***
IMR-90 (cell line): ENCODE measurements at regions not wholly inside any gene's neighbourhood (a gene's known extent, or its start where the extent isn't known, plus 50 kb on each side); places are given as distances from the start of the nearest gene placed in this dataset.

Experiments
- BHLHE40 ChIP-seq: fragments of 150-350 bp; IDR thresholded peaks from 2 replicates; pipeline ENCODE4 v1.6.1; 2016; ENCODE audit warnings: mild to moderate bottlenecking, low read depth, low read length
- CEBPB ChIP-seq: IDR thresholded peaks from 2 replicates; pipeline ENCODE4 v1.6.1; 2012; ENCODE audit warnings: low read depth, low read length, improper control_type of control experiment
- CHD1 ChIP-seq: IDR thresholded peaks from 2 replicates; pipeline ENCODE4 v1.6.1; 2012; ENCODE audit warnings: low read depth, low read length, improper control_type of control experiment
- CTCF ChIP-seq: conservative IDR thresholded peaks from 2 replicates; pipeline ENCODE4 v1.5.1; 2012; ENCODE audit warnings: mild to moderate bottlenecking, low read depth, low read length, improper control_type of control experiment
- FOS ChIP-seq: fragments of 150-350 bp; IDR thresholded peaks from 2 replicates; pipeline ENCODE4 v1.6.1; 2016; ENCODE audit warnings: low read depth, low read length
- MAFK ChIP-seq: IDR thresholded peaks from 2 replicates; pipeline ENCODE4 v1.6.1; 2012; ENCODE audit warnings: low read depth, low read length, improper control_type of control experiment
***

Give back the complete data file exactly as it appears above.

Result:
IMR-90 (cell line): ENCODE measurements at regions not wholly inside any gene's neighbourhood (a gene's known extent, or its start where the extent isn't known, plus 50 kb on each side); places are given as distances from the start of the nearest gene placed in this dataset.

Experiments
- BHLHE40 ChIP-seq: fragments of 150-350 bp; IDR thresholded peaks from 2 replicates; pipeline ENCODE4 v1.6.1; 2016; ENCODE audit warnings: mild to moderate bottlenecking, low read depth, low read length
- CEBPB ChIP-seq: IDR thresholded peaks from 2 replicates; pipeline ENCODE4 v1.6.1; 2012; ENCODE audit warnings: low read depth, low read length, improper control_type of control experiment
- CHD1 ChIP-seq: IDR thresholded peaks from 2 replicates; pipeline ENCODE4 v1.6.1; 2012; ENCODE audit warnings: low read depth, low read length, improper control_type of control experiment
- CTCF ChIP-seq: conservative IDR thresholded peaks from 2 replicates; pipeline ENCODE4 v1.5.1; 2012; ENCODE audit warnings: mild to moderate bottlenecking, low read depth, low read length, improper control_type of control experiment
- FOS ChIP-seq: fragments of 150-350 bp; IDR thresholded peaks from 2 replicates; pipeline ENCODE4 v1.6.1; 2016; ENCODE audit warnings: low read depth, low read length
- MAFK ChIP-seq: IDR thresholded peaks from 2 replicates; pipeline ENCODE4 v1.6.1; 2012; ENCODE audit warnings: low read depth, low read length, improper control_type of control experiment